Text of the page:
Inside USD asked the 2013-14 USD Associated Students Executive Board — President Alex Hermann ’14 (Communication Studies), Vice President Coral Anderson ‘14 (Business Finance), Speaker of the Senate Trent Mendenhall ‘14 (Behavioral Neuroscience), Finance Chair Mallory Collins ‘14 (Marketing) and Communications Chair Colby Edson ‘15 (Business Finance) — about their student leadership roles, USD experiences and the importance of representing USD’s undergraduate students.
Q. What’s your definition of a Torero student?
Hermann: I think it’s impossible to precisely define a Torero student. Students come to USD from all across the globe with different gifts, talents and curiosities that influence their choice of studies and student involvement. This outlook on the student body helps me realize that everybody has a story, and I’m honored to play a role in their USD chapter.
Anderson: A Torero is involved, intelligent, social, kind, and promising. It helps me in my role because I have so much faith in our students and I’m inspired by Toreros every day.
Collins: A Torero is not an identity that can be revealed through a specific appearance, but instead one that’s lived out through values of integrity, respect, creativity and so much more. It cannot be simply seen, but must be felt. Torero students don’t just occupy this campus; we’re the life of this campus. We bring our many talents, backgrounds, our successes and failures, and our perspectives to form this unique community each day.
Edson: It’s really difficult to pinpoint an exact definition of what a Torero is since the USD community is made up of people from all around the world with interests in anything and everything under the sun. But I think that’s exactly what being a Torero is all about — being part of a diverse community and actively pursuing what you’re passionate in. Toreros are adventurous, risk-takers, overachievers, and constantly striving to create positive change in the world around us.
Q: Transparency is a stated goal for the AS Executive Board. How do you address it through your specific role?
Hermann: Yes, transparency is something our organization has deemed very important to our success this year. Through outlets like the president’s blog and “Real Talk” open forums, I hope to illuminate our organization and the processes we go through to make decisions.
Collins: Finance holds a huge opportunity for transparency. The entire AS budget, which funds not just Torero Program Board programming and AS team initiatives, but also a number of centers and undergraduate student organizations on campus, is comprised of the student activity fee. It’s the responsibility of AS to not only be transparent with students about initiatives and events that come from their tuition dollars, but also responsible. Stewardship is a priority for the entire AS team. I’d love to showcase the creativity and dedication, especially the student organizations, in planning events using the student activity fee.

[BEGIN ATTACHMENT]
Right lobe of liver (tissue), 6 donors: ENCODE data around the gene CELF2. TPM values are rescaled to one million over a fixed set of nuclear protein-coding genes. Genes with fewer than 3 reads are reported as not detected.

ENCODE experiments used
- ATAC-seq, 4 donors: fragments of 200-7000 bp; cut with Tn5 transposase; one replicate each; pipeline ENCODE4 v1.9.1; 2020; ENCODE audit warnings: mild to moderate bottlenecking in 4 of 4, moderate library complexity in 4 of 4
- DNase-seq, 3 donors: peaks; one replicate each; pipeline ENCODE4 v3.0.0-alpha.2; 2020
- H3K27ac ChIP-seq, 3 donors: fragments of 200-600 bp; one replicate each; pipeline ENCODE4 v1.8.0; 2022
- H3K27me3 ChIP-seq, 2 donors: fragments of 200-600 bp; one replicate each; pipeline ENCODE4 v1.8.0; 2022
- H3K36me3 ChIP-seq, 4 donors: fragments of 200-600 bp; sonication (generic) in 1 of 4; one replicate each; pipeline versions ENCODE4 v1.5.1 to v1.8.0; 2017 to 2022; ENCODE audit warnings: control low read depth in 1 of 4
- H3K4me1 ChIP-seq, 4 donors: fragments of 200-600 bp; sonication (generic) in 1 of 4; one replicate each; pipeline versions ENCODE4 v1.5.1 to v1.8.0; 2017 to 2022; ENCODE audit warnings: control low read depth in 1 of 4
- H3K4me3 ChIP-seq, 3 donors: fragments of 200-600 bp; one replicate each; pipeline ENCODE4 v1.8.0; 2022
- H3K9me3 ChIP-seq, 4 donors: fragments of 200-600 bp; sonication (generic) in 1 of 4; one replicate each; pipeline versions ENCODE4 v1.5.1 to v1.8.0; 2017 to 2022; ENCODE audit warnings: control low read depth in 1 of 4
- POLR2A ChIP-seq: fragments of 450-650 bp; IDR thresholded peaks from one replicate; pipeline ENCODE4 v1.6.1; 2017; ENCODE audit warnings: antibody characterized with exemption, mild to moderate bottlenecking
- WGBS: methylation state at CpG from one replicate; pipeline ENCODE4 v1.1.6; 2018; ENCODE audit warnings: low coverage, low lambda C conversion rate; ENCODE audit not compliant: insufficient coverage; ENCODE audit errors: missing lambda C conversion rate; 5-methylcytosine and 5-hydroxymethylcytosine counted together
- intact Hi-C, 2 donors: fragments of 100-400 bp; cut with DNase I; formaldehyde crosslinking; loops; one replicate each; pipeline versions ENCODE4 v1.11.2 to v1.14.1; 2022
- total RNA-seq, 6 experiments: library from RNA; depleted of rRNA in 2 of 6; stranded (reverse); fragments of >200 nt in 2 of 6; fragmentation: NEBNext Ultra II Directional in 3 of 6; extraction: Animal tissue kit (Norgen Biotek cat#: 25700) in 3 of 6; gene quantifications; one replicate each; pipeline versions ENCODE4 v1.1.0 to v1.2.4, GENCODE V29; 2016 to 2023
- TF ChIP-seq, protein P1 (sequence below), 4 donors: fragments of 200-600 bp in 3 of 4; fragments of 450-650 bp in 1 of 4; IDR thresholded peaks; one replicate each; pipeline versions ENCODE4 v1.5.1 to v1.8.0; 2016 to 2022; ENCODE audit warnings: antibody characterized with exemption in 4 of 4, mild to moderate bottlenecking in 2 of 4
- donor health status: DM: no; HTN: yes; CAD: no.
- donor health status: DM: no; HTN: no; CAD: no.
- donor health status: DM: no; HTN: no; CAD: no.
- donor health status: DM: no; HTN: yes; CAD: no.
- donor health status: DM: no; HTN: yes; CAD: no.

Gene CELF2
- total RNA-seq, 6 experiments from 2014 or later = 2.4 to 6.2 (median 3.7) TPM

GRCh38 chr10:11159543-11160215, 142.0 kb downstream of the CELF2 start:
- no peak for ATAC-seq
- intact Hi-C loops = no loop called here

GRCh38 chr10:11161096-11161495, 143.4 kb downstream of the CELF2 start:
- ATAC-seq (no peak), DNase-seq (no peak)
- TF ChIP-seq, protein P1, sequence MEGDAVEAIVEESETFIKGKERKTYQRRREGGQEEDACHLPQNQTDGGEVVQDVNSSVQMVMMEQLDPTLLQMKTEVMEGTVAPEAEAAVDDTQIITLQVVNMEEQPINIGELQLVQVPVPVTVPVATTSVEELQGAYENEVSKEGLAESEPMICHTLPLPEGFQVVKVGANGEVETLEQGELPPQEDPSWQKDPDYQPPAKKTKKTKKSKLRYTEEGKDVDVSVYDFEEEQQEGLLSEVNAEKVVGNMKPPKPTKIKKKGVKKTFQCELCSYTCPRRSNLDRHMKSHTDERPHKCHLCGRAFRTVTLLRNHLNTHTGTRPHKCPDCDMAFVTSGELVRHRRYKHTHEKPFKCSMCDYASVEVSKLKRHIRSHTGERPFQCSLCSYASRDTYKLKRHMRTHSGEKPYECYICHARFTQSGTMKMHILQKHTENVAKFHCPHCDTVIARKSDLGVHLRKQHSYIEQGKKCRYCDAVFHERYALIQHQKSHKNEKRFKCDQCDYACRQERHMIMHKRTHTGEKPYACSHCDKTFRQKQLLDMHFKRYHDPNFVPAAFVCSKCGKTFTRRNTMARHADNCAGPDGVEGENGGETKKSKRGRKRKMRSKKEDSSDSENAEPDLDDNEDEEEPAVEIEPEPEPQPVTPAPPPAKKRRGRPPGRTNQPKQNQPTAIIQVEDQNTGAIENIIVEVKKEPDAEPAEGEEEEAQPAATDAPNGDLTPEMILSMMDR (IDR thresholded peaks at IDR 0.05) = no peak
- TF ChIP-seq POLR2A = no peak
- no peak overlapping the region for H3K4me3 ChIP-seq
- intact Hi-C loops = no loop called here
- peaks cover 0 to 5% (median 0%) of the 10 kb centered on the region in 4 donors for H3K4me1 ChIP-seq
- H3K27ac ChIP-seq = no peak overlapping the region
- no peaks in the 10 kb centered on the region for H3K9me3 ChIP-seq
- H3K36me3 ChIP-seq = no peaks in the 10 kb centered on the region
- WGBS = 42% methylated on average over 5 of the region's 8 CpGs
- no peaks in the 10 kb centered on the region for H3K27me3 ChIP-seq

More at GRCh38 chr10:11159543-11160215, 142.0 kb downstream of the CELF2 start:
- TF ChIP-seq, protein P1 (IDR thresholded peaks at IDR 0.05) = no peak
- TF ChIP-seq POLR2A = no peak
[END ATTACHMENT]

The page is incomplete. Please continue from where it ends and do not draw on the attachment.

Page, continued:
Mendenhall: I plan to address transparency by opening up Senate meetings to the whole USD community. I want all students to know they’re welcome to attend Senate meetings to not only learn what AS is working on, but also to voice their opinions or suggestions to AS.
Edson: In my role as communication chair, it’s vital to make sure that not only are students aware of what’s happening within their student government and what the AS initiatives are, but also to ensure that students know their voices are heard. Transparency isn’t a one-way communication. When AS communicates its desire to be open and transparent with the student body, we invite students to respond and open a running dialogue.
Q: Outside of AS what activities do you participate in and how does it help you better relate to fellow Toreros?
Hermann: Throughout my time at USD I’ve been fortunate to be involved in many clubs and organizations across campus. Some of my involvement, such as being a Resident Assistant, Greek Life member, and tour guide, allow me to be more knowledgeable about our school, which in turn helps me understand many of our constituents’ points of view.
Anderson: In addition to AS, I’m also a member of Kappa Kappa Gamma and a women’s club soccer team. These three activities help me connect with different students across various parts of campus and help expand my perspective of the USD experience.
Mendenhall: I’m a member of Beta Theta Pi. Being a member of this fraternity allows me to better relate to Toreros because it sets up opportunities to develop relationships with other individuals outside of the classroom.
Edson: I’m heavily involved in Intervarsity Christian Fellowship and the Alcalá Club. I’ve met many of my best friends through Intervarsity and have met some of the most passionate people on campus there. Through Alcalá Club I’ve had the opportunity to interact with Torero alumni and donors, which gives me a totally different perspective. I consider myself incredibly blessed to see both the perspectives of current students and alumni.
Q: What’s a big concern/issue that students have expressed to AS? Is it fixable?
Hermann: The campus community came off a really rough spring semester last year. I think one of our biggest efforts will be to assist in the community building that happens on campus. All across campus groups and organizations do great work to instill hope and community into our school and AS has that same goal.
Q: What’s an area you feel USD is underrated or people here just don’t realize?
Hermann: The balcony associated with La Gran Terraza is a great space with a spectacular view. It’s a great place to hang out with friends or even host an event. Our team is working with Auxiliary Services to highlight this space for student use.
Anderson: How strong and talented our athletic programs are.